This year Bræin, who trained as a painter but also studied architectural history and holds a degree in music from the University of Oslo, extended her interrogations of modernist architecture in a solo exhibition titled “The Problem of Functionality,” currently on view at Oslo’s Stenersenmuseet. The municipal museum wasn’t built to be one: Part of an International Style office complex, it originally housed a community center, and later, the infamous rock club Sardine’s. In 1994 the city converted the space into a museum for modern and contemporary art. Devoid of natural light, obstructed by thick, weight-bearing columns and a metal staircase, the low-ceilinged, multicornered space is a far cry from the white cube. Indeed, it triggers associations with student unions, locker rooms, even public lavatories. Bræin’s works, which are dispersed throughout the space, take pleasure in this collapse of form and function by exaggerating it: The windowless galleries are kept semidark; two small lampshades dangle without bulbs from a wall. Underneath one of these helpless twins, three rays of bright yellow masking tape “shine” on the wall. The functionless lamps, bereft of their symbolic power and ridiculed as well, are little more than stains on the wall, a kind of visual noise. The distracted viewer who bumps into a floor sculpture a few steps away from the entrance is led on a course that doesn’t follow a linear narrative but links a series of views with no apparent significance. Every encounter between visitor and art is only one out of many possible perspectives, permitting only arbitrary and subjective perceptions of the works.

Perhaps another way to describe Bræin’s ingenious commentaries, reactions, and inversions of the main logic of any room is to say that the artist’s installations advocate the out-of-the-question. In the spirit of the impractical, they shed light on the impossible, the invisible, and the unspeakable, which contest the programmed organization of the surrounding architecture. Bræin’s focus on materials that are nonrepresentative or simply not recognizable as pieces of art, such as bits of domestic para- phernalia, manages to make the sculptures blur into the gallery space, to seem like both sculptural pockets and discomfiting, unkempt space. One could call them postformal interventions: Masking tape on partly painted walls, loose tiles, and decontextualized bits of furniture (a shelf, a handrail) are the ingredients for her spatial ensembles—ensembles that aren’t anchored in tectonic space but temporarily set up, makeshift, ready to be moved again. While certain materials—carpet, masking tape, tiles—are recurring tropes in her work, Bræin continually finds fresh ingredients (often remnants of the installation’s own making). In Venice, for example, she placed on a shelf cardboard boxes, an empty water bottle, a little box with plastic bags, and the discarded packaging from cosmetics she had bought at the airport. Although her compositions are always simple, even minimal, Bræin unhinges the clean and impersonal vocabulary of Minimalism with the coincidences of a private life. Her works are charged with the tensions between the understated and the bold, the restricted and the free, formal language and personal style.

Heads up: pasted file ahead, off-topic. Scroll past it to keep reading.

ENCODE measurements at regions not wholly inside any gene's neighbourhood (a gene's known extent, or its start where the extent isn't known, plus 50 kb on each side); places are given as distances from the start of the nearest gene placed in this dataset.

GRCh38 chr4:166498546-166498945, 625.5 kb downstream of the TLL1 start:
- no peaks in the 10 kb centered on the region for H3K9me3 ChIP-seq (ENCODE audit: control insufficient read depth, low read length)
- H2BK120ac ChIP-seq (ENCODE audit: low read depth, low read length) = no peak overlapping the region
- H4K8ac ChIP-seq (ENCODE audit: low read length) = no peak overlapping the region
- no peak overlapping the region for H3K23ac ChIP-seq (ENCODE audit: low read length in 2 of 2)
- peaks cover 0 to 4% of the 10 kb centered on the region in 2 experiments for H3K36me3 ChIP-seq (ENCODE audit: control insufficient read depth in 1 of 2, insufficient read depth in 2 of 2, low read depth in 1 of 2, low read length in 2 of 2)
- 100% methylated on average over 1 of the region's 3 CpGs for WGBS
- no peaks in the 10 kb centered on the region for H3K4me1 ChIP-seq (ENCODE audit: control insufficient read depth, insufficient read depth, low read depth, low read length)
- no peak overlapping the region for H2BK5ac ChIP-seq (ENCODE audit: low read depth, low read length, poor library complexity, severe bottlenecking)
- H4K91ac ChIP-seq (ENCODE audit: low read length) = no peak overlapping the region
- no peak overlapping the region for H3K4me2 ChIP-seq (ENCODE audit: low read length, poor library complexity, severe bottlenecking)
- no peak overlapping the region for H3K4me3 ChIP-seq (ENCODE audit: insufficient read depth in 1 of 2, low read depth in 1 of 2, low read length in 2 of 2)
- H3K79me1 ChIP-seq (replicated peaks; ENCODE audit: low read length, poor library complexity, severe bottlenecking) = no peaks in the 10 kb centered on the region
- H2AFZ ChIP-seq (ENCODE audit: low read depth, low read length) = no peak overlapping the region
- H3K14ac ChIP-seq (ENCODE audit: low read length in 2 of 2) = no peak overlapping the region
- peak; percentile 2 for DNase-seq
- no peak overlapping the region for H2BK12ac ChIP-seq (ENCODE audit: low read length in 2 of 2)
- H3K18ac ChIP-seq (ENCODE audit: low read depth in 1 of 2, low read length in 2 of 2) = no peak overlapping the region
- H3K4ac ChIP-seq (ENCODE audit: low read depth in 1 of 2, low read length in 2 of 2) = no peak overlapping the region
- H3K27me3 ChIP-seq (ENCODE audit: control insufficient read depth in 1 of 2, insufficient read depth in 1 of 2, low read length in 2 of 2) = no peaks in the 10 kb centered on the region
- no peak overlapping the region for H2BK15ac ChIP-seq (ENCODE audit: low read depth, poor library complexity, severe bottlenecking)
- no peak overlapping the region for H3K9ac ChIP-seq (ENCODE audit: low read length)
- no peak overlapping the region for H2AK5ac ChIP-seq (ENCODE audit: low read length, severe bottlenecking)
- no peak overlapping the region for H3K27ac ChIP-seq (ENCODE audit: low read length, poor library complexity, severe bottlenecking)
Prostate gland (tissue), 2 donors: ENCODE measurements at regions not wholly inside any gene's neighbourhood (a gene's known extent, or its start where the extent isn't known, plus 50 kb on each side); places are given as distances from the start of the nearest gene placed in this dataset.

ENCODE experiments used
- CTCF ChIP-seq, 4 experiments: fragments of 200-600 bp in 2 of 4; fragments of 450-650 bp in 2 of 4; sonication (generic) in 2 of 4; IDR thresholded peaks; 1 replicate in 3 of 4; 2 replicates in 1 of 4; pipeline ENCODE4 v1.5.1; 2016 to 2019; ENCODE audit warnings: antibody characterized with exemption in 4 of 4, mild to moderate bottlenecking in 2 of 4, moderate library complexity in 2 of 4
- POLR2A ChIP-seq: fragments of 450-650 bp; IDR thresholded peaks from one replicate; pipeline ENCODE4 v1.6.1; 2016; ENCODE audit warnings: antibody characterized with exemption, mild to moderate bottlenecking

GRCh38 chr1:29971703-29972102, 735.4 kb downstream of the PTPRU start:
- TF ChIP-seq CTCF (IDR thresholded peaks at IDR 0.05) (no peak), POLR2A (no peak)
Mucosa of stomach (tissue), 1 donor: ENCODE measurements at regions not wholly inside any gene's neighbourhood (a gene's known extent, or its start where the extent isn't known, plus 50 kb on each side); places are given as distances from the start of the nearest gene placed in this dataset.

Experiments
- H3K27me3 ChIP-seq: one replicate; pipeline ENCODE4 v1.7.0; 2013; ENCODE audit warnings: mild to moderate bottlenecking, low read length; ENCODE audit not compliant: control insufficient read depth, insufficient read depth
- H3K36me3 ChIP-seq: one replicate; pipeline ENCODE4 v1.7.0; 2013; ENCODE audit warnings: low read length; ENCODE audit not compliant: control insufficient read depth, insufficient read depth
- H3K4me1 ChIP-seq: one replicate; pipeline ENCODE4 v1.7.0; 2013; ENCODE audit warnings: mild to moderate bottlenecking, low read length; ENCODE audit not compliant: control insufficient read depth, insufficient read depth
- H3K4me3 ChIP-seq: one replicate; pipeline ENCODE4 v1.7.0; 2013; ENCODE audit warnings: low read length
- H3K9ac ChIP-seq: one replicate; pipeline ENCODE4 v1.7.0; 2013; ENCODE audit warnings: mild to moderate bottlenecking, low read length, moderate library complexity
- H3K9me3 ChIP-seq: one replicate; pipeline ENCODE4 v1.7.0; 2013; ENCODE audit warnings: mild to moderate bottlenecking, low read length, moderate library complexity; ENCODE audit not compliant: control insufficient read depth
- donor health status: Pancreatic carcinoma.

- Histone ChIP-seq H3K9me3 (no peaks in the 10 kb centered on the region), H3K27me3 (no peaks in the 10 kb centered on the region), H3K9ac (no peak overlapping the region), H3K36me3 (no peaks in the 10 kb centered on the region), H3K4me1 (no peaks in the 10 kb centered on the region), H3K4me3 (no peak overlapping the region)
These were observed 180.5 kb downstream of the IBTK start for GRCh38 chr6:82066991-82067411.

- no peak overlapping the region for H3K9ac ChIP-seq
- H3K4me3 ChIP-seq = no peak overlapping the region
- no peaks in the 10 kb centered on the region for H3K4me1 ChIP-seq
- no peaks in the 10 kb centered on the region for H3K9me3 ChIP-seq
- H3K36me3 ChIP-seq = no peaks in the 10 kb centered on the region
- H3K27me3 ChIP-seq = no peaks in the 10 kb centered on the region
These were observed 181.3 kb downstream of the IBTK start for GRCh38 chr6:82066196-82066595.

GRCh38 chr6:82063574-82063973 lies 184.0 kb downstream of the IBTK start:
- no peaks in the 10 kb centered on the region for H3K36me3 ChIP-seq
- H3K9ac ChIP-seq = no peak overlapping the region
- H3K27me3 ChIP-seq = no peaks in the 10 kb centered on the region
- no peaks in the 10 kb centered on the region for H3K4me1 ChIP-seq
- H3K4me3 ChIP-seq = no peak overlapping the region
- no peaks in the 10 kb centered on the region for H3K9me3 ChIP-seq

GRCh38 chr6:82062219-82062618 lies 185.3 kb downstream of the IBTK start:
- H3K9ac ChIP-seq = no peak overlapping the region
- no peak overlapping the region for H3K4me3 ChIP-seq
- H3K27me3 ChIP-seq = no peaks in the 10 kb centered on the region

Bræin also sabotages, destabilizes, and perverts the long-consecrated high-culture position of a male-dominated high-modernist style by inserting and inscribing fragments of repressed domestic life. In Area I, a piece she did for Norway’s UKS Biennial in 1998 (curated by Søssa Jørgensen and Maria Lind), for example, an orange patterned towel hung neatly on a towel rack mounted on the wall. A long, red rectangular field covered the otherwise white wall from just underneath the rail to the floor. On a patch of painted flooring that mirrored the wall’s red rectangle sat an old white grill-oven demarcating the left end of the red region. To the right of this crimson field a white power outlet suddenly became a prominent feature. In this dramatically incarnadine scene, outlet, oven, and towel were rivals competing for attention. The installation somehow made you want to move this or that a little and create further derivatives of this useless architecture. If architectural spaces have represented the putative civilizing influence of patriarchy, then the domestic playfulness and instinctual chaos associated with femininity are valid and crucial counterparts that can destabilize and desublimate patriarchal culture’s drive to cleanliness and regulation. All these disturbing elements that modernism had tried to do away with were suppressed only to reemerge in Bræin’s installations with renewed strength from the unconscious of the spaces.

By intervening with forms and materials that somehow lie both inside and outside the governing logic of the room, Bræin’s works follow a philosophy of the unexpected and absurd. This is a strategy that playfully fights against the “philosophy of the possible,” which rules so many aspects of our lives. Bræin’s improvised interventions express potentials of another sort, work according to another kind of plan. Without advocating pure anarchy, her ephemeral arrangements formulate a way out of the suffocating sense of too much programmed, instrumentalized space within our built environment.

Andrea Kroksnes is senior curator at the Museet for Samtidskunst, Oslo.